Generalized Myasthenia Gravis (gMG) is a rare disorder caused by the immune system attacking the body's own healthy cells.
The antibodies in people with gMG attack the area called the neuromuscular junction where the nerves trigger the muscles to work and interrupt the signals between nerves and muscles, which causes muscle weakness.
People who do not respond to available treatments continue to experience significant muscle weakness that makes it difficult to swallow, talk, or engage in simple daily activities like brushing their hair.
Although there is no cure for gMG, management of this disorder has improved over the past 30 years, leading to significantly fewer deaths and better quality of life.
Alexion is studying the safety and efficacy of an investigational medication as a potential therapy for patients with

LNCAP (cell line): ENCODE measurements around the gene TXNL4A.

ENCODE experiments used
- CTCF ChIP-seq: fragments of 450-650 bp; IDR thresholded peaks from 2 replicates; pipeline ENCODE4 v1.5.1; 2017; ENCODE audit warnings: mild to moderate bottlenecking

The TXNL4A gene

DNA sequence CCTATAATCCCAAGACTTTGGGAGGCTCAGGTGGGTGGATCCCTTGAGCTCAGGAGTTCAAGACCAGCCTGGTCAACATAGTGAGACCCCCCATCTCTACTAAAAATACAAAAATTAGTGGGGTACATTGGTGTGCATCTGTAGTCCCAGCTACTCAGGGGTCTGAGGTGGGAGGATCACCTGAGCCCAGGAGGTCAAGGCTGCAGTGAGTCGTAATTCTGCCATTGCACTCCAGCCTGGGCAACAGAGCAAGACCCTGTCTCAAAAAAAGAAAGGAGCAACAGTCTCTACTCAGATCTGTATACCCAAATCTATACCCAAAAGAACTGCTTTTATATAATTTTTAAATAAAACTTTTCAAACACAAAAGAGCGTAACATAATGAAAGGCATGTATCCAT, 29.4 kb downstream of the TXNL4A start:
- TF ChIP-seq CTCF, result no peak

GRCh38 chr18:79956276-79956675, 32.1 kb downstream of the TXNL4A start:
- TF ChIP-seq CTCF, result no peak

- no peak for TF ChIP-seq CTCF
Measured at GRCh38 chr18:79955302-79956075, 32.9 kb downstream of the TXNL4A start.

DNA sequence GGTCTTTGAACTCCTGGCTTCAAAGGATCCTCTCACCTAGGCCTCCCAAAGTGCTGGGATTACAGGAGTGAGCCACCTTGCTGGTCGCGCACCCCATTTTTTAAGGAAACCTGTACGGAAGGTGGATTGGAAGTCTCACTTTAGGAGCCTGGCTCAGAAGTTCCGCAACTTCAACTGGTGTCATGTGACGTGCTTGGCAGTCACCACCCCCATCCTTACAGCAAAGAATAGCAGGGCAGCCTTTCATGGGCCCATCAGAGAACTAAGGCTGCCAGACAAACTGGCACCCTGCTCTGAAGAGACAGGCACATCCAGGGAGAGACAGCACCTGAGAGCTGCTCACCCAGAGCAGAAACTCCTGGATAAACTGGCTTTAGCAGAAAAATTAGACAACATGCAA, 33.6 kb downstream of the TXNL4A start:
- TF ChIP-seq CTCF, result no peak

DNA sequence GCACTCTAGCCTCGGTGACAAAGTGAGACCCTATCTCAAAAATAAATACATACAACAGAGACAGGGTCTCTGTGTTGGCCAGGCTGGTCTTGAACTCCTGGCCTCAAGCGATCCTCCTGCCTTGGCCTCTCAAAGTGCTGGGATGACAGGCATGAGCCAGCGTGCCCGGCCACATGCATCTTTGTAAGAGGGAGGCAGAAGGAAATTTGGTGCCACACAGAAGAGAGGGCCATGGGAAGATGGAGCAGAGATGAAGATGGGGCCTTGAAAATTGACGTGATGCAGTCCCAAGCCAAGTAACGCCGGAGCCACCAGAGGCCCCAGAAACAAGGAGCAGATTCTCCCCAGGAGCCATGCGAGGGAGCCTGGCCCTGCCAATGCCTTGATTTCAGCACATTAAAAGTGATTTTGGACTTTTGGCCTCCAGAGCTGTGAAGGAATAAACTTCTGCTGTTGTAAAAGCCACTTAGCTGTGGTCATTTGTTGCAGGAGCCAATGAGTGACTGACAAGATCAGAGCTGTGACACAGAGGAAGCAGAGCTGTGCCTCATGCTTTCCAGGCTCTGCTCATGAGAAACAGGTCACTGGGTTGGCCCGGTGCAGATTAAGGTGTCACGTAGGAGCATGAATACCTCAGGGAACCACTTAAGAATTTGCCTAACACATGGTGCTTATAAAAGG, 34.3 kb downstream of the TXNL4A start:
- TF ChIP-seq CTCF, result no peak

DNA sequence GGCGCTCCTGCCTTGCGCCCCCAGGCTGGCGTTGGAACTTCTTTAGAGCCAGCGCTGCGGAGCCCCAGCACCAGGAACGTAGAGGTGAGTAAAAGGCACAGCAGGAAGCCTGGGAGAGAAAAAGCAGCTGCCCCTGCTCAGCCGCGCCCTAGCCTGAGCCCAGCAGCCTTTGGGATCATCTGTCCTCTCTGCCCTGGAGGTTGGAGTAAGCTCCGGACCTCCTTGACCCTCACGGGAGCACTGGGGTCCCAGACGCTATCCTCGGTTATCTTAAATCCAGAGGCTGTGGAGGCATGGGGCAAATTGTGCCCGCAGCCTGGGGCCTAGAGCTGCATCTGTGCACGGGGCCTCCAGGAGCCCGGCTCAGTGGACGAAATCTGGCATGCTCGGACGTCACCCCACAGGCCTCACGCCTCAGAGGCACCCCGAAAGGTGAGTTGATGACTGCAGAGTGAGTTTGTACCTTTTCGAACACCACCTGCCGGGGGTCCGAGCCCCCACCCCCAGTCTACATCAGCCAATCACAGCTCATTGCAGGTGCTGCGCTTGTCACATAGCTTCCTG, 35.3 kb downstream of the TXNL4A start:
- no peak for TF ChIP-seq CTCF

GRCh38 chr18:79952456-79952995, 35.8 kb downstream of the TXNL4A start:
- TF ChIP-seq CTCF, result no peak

gMG who have not responded to previous immunotherapy (called “refractory Myasthenia Gravis”).
New clinical studies may help investigators further understand the causes of gMG.
By studying a potential new
treatment for gMG, there is hope for people who have not had lasting improvements from current treatment options.
- NIH: National Institute of Neurological Disorders and Strokes
- Myasthenia Gravis Foundation of America
- Muscular Dystrophy Association (MDA)
- Mayo Clinic: Myasthenia Gravis
- Read more about Alexion and Myasthenia Gravis